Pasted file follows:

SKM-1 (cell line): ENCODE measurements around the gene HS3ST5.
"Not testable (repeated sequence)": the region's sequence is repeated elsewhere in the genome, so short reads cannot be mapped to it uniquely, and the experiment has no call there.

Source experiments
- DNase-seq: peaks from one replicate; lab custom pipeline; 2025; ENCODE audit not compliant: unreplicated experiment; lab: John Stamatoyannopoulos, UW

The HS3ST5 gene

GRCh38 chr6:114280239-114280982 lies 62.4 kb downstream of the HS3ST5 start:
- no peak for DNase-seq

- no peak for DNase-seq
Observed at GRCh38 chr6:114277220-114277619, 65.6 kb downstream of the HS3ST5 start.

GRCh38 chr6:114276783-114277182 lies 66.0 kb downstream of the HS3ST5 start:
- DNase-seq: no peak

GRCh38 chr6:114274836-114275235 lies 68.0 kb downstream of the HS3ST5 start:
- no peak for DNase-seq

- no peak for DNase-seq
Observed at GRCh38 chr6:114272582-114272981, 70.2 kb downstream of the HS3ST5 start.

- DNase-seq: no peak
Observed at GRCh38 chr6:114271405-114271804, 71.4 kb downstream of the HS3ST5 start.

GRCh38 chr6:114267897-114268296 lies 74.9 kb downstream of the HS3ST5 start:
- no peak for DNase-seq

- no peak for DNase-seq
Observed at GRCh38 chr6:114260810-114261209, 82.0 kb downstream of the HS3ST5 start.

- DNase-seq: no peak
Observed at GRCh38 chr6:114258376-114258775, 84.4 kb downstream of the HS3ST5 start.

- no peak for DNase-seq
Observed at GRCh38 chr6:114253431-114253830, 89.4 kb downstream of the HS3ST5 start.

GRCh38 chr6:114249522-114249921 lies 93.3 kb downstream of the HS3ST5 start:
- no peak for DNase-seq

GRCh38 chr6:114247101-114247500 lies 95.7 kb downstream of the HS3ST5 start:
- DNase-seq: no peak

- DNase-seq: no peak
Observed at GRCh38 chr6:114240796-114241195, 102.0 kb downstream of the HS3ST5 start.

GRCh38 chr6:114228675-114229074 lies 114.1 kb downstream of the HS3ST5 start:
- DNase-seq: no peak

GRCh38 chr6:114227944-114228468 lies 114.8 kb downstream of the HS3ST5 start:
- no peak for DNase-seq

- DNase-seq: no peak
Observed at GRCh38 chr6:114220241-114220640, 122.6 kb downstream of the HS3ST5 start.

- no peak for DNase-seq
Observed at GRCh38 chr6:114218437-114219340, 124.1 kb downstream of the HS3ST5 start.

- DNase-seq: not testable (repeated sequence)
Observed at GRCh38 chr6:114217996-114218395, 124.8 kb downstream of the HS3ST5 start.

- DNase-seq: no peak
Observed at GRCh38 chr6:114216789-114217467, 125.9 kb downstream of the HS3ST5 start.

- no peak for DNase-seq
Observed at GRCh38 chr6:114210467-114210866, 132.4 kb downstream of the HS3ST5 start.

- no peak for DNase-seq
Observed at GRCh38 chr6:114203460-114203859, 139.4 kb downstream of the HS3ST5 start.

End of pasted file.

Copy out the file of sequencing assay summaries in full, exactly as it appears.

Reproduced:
SKM-1 (cell line): ENCODE measurements around the gene HS3ST5.
"Not testable (repeated sequence)": the region's sequence is repeated elsewhere in the genome, so short reads cannot be mapped to it uniquely, and the experiment has no call there.

Source experiments
- DNase-seq: peaks from one replicate; lab custom pipeline; 2025; ENCODE audit not compliant: unreplicated experiment; lab: John Stamatoyannopoulos, UW

The HS3ST5 gene

GRCh38 chr6:114280239-114280982 lies 62.4 kb downstream of the HS3ST5 start:
- no peak for DNase-seq

- no peak for DNase-seq
Observed at GRCh38 chr6:114277220-114277619, 65.6 kb downstream of the HS3ST5 start.

GRCh38 chr6:114276783-114277182 lies 66.0 kb downstream of the HS3ST5 start:
- DNase-seq: no peak

GRCh38 chr6:114274836-114275235 lies 68.0 kb downstream of the HS3ST5 start:
- no peak for DNase-seq

- no peak for DNase-seq
Observed at GRCh38 chr6:114272582-114272981, 70.2 kb downstream of the HS3ST5 start.

- DNase-seq: no peak
Observed at GRCh38 chr6:114271405-114271804, 71.4 kb downstream of the HS3ST5 start.

GRCh38 chr6:114267897-114268296 lies 74.9 kb downstream of the HS3ST5 start:
- no peak for DNase-seq

- no peak for DNase-seq
Observed at GRCh38 chr6:114260810-114261209, 82.0 kb downstream of the HS3ST5 start.

- DNase-seq: no peak
Observed at GRCh38 chr6:114258376-114258775, 84.4 kb downstream of the HS3ST5 start.

- no peak for DNase-seq
Observed at GRCh38 chr6:114253431-114253830, 89.4 kb downstream of the HS3ST5 start.

GRCh38 chr6:114249522-114249921 lies 93.3 kb downstream of the HS3ST5 start:
- no peak for DNase-seq

GRCh38 chr6:114247101-114247500 lies 95.7 kb downstream of the HS3ST5 start:
- DNase-seq: no peak

- DNase-seq: no peak
Observed at GRCh38 chr6:114240796-114241195, 102.0 kb downstream of the HS3ST5 start.

GRCh38 chr6:114228675-114229074 lies 114.1 kb downstream of the HS3ST5 start:
- DNase-seq: no peak

GRCh38 chr6:114227944-114228468 lies 114.8 kb downstream of the HS3ST5 start:
- no peak for DNase-seq

- DNase-seq: no peak
Observed at GRCh38 chr6:114220241-114220640, 122.6 kb downstream of the HS3ST5 start.

- no peak for DNase-seq
Observed at GRCh38 chr6:114218437-114219340, 124.1 kb downstream of the HS3ST5 start.

- DNase-seq: not testable (repeated sequence)
Observed at GRCh38 chr6:114217996-114218395, 124.8 kb downstream of the HS3ST5 start.

- DNase-seq: no peak
Observed at GRCh38 chr6:114216789-114217467, 125.9 kb downstream of the HS3ST5 start.

- no peak for DNase-seq
Observed at GRCh38 chr6:114210467-114210866, 132.4 kb downstream of the HS3ST5 start.

- no peak for DNase-seq
Observed at GRCh38 chr6:114203460-114203859, 139.4 kb downstream of the HS3ST5 start.